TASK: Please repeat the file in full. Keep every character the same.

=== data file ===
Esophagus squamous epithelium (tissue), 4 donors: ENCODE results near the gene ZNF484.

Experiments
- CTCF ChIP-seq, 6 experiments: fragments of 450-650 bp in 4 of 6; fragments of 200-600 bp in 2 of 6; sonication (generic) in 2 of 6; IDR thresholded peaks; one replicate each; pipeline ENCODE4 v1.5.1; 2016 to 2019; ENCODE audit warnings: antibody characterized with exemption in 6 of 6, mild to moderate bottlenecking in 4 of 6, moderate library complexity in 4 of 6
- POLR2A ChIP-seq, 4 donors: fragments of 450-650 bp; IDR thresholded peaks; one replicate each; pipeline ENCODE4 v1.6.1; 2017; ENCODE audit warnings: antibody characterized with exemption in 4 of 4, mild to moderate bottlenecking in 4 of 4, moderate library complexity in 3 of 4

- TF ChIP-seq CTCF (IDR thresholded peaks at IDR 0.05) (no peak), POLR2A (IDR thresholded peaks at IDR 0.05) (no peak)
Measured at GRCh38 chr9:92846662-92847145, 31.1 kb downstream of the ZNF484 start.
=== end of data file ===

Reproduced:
Esophagus squamous epithelium (tissue), 4 donors: ENCODE results near the gene ZNF484.

Experiments
- CTCF ChIP-seq, 6 experiments: fragments of 450-650 bp in 4 of 6; fragments of 200-600 bp in 2 of 6; sonication (generic) in 2 of 6; IDR thresholded peaks; one replicate each; pipeline ENCODE4 v1.5.1; 2016 to 2019; ENCODE audit warnings: antibody characterized with exemption in 6 of 6, mild to moderate bottlenecking in 4 of 6, moderate library complexity in 4 of 6
- POLR2A ChIP-seq, 4 donors: fragments of 450-650 bp; IDR thresholded peaks; one replicate each; pipeline ENCODE4 v1.6.1; 2017; ENCODE audit warnings: antibody characterized with exemption in 4 of 4, mild to moderate bottlenecking in 4 of 4, moderate library complexity in 3 of 4

- TF ChIP-seq CTCF (IDR thresholded peaks at IDR 0.05) (no peak), POLR2A (IDR thresholded peaks at IDR 0.05) (no peak)
Measured at GRCh38 chr9:92846662-92847145, 31.1 kb downstream of the ZNF484 start.